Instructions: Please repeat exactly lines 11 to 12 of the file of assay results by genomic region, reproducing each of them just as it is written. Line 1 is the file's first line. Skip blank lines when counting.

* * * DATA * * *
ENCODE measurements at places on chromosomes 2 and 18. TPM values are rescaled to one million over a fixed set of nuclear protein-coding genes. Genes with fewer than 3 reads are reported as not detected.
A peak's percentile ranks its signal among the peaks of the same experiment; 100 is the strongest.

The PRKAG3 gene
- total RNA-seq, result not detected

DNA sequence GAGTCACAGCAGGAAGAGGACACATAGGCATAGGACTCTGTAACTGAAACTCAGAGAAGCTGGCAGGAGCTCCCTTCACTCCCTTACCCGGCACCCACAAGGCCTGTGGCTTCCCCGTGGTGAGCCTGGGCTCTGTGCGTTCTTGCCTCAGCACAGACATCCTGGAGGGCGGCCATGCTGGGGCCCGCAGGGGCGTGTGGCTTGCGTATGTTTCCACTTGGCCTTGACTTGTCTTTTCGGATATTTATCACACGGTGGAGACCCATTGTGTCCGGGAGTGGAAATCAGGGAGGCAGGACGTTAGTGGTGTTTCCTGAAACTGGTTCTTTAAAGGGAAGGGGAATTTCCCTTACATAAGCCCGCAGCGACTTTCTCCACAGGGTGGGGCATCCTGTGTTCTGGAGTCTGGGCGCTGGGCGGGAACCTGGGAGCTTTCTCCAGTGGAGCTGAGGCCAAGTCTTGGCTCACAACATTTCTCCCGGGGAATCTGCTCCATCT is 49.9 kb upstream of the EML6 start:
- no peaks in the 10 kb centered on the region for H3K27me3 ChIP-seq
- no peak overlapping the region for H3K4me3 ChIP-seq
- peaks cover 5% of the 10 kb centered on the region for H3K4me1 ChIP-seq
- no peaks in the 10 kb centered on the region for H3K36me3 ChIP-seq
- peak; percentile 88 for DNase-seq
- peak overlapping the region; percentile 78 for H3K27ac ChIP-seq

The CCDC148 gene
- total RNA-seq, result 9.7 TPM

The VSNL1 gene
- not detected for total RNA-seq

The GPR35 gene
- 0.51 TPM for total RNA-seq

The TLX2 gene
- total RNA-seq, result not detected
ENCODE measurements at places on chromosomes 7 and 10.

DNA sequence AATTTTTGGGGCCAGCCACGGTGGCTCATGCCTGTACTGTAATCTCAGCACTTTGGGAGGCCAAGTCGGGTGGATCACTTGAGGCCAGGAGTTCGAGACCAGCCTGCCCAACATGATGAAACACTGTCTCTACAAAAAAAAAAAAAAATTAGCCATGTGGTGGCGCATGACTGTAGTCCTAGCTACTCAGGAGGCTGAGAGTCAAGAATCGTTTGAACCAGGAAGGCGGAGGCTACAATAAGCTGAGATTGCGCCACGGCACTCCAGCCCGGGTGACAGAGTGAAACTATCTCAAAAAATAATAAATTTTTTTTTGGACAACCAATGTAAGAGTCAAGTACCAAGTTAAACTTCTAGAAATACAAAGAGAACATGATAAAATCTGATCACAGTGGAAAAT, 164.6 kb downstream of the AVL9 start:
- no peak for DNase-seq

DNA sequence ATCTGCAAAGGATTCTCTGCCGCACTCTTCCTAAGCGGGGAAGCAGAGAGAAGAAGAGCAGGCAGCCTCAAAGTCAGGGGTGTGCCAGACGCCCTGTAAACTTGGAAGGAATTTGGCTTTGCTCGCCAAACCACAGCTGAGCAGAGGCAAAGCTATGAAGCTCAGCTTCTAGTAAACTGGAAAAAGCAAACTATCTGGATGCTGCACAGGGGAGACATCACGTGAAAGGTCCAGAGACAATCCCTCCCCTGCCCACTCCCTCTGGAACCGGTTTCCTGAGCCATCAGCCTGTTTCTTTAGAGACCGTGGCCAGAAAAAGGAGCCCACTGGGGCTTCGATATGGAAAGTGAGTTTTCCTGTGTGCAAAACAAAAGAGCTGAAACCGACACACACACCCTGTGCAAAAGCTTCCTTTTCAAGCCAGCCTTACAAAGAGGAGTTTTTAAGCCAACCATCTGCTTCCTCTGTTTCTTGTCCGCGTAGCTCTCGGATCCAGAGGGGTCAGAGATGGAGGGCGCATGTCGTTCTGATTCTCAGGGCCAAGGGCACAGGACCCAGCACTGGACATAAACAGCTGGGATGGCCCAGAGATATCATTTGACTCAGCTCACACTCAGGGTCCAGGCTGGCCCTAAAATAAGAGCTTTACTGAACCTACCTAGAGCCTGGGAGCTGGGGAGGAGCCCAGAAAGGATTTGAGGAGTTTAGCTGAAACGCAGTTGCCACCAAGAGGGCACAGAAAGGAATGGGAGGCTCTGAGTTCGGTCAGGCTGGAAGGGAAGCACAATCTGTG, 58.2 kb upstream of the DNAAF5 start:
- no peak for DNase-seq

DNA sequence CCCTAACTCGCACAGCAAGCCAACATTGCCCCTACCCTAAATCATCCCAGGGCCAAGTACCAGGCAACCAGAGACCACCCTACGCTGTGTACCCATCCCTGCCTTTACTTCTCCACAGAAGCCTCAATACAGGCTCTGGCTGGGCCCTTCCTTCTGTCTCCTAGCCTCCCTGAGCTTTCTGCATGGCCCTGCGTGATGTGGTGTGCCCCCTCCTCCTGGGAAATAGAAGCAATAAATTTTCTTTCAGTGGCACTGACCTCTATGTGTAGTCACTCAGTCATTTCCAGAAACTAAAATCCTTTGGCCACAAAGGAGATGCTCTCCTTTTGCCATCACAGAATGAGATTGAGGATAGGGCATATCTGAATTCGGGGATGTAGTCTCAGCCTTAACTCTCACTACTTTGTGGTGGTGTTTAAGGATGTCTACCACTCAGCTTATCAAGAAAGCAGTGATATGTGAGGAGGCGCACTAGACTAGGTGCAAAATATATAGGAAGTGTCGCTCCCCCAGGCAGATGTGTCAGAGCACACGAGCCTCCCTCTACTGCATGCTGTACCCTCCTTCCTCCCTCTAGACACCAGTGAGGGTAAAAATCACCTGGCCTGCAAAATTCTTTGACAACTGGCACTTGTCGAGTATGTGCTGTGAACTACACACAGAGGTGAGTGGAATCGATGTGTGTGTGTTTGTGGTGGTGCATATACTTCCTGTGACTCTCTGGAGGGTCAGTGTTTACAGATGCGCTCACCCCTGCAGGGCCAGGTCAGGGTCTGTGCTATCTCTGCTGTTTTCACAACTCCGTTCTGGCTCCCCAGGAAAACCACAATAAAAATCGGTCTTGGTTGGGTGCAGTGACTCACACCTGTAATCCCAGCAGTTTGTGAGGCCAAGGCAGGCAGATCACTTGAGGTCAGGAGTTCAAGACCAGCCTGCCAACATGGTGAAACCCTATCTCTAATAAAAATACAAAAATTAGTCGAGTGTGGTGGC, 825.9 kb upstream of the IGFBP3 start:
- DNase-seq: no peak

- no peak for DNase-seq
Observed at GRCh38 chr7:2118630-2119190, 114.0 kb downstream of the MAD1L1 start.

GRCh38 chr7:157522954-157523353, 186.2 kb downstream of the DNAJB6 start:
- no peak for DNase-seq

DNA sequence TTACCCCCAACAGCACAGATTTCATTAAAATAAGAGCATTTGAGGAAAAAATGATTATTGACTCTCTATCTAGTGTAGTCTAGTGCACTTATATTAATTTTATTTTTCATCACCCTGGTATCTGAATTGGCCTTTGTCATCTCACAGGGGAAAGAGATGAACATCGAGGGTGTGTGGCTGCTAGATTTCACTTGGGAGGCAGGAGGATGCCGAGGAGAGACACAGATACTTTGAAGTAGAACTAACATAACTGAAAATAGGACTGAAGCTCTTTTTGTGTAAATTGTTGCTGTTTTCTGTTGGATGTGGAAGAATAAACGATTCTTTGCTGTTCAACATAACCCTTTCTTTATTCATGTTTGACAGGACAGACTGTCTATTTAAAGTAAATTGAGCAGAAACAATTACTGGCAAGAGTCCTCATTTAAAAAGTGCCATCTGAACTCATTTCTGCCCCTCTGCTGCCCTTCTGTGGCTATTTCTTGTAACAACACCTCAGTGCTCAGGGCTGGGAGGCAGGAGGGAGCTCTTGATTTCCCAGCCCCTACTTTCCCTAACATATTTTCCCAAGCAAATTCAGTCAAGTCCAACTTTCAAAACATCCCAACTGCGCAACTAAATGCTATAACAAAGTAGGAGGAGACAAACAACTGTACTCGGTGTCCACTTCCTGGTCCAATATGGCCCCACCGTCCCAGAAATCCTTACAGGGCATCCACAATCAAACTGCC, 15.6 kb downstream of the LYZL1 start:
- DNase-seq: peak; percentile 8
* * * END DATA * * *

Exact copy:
- peak overlapping the region; percentile 78 for H3K27ac ChIP-seq

The CCDC148 gene